Tommy Archer made the Fast Five at Mosport International Raceway by qualifying as the third fastest. From the inside of the second row, Archer moved into the top spot. On lap 44, he was passed by the pole-sitter and eventual winner, Paul Gentilozzi, leaving Archer to finish in the runner-up position. Unfortunately, the race will be remembered for the contact between Mike Gagliardo and Gary Longo on lap 38 of the event. Longo was left in critical condition, while Gagliardo was fatally injured.
At the Tenneco Automotive Grand Prix of Detroit, Archer missed grabbing the pole by 0.615 seconds and started on the outside of the front row. However, he dropped out of contention early and finished in the nineteenth, five laps behind the winner, Paul Gentilozzi. Round four was conducted at Ohio’s Burke Lakefront Airport. Archer made his third consecutive appearance of the season in the Fast Five after qualifying fifth. During the race, he was passed by Stu Hayner, who was up from twenty-ninth on the grid. However, Justin Bell retired, and Archer got by Brian Simo for a fourth-place result.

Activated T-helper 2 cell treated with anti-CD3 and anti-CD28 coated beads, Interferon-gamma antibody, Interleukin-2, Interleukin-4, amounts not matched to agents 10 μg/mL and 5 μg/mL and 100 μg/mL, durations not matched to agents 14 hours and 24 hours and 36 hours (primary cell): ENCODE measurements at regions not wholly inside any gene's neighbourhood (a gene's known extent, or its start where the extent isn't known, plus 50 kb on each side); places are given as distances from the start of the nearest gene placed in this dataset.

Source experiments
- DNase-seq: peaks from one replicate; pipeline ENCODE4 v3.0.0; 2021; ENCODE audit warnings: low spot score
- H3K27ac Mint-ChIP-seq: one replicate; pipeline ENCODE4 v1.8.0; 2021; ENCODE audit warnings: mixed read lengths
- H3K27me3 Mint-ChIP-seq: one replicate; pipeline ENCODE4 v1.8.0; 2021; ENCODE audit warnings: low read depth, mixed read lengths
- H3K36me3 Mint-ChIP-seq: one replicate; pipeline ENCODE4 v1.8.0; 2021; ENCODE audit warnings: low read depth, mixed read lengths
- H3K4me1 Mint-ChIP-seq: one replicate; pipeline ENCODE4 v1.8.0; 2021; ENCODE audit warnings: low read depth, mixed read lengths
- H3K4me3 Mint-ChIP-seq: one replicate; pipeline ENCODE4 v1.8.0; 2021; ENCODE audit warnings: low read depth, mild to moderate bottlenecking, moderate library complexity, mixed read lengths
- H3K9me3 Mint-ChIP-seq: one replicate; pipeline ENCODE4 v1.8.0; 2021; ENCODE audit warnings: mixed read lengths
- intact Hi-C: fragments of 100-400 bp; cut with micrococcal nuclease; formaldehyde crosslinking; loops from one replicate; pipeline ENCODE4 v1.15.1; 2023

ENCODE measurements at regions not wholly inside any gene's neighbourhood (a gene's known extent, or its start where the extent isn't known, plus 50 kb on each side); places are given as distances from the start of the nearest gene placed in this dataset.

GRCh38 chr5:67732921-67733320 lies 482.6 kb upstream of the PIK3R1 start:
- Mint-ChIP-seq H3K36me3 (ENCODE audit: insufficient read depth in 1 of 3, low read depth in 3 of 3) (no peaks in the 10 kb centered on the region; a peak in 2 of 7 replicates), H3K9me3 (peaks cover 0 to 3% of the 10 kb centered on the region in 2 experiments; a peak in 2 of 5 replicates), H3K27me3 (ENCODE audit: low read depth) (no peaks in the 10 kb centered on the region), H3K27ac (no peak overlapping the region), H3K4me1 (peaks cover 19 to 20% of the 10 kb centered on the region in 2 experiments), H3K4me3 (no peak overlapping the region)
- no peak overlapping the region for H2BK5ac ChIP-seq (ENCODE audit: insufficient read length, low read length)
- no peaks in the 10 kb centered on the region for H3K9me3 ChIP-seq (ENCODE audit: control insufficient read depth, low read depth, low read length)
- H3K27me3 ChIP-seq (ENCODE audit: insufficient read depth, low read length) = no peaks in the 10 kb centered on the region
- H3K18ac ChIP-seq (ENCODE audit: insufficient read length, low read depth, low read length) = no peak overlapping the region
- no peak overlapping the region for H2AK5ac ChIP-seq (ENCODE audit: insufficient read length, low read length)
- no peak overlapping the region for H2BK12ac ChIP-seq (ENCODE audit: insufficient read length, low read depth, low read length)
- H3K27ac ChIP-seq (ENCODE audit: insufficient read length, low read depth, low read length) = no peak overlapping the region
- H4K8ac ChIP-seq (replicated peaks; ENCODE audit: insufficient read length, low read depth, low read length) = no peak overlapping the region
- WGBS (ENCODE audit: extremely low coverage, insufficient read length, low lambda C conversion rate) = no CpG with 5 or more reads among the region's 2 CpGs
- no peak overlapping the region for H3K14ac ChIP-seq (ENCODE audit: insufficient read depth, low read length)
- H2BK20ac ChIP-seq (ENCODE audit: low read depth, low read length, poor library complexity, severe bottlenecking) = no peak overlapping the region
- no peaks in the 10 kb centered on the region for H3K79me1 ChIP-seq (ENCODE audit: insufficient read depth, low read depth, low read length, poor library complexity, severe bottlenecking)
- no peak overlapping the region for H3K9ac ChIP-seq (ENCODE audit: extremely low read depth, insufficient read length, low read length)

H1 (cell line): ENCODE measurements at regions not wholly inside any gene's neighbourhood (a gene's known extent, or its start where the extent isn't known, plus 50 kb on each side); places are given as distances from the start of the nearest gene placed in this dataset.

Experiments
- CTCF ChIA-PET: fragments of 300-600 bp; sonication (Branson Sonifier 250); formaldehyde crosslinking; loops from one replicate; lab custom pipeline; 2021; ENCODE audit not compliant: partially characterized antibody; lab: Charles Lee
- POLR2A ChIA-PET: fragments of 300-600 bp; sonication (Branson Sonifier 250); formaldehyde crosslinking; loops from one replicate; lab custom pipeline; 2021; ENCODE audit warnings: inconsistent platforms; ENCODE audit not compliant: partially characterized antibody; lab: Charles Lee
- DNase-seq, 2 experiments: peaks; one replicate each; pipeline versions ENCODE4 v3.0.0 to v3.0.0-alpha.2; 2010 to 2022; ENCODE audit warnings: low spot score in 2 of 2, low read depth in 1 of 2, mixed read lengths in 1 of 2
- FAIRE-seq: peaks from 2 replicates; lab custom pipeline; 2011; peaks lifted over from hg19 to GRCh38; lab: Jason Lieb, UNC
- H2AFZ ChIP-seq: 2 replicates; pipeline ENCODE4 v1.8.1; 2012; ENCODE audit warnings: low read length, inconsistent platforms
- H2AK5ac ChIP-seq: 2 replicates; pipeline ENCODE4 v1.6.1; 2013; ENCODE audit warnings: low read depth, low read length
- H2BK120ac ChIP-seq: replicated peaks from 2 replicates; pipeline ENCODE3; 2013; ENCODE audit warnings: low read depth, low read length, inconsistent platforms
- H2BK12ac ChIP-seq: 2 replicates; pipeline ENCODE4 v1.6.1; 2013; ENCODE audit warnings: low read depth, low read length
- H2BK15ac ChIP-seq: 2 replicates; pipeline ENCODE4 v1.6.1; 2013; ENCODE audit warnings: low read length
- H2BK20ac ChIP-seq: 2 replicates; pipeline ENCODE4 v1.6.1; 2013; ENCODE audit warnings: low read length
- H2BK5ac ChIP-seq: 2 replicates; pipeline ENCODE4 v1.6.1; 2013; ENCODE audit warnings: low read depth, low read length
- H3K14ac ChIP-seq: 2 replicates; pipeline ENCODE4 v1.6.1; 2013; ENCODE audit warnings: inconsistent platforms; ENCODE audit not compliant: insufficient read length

Round six marked the halfway point in the 2001 Trans-Am season. A testing injury prevented Archer from participating in race six. His replacement for this event was Anthony Lazzaro. Earlier in the year, the 1999 Formula Atlantic champion drove the TWC Motorsports Chevrolet Corvette and finished seventh. Lazzaro started the forty-lap contest in eighth and finished fourth. A rcher returned for the Grand Prix of Portland and put the No. 36 Dodge Viper on the pole. Despite a flat tire before the green, he charged through the field for the victory.
Unfortunately, the team’s recent success at Portland didn’t follow them to Road America. Archer qualified second fastest; however, mechanical irregularities were found during the technical inspection and he would start in the thirtieth position. Every car started the race on dry tires, but half the field changed to rains before the green flag. Archer went off course a couple of times and was ninth when the race was red-flagged. It was on to Mid-Ohio, where he started second but fell to an eighth-place finish at the checkered flag.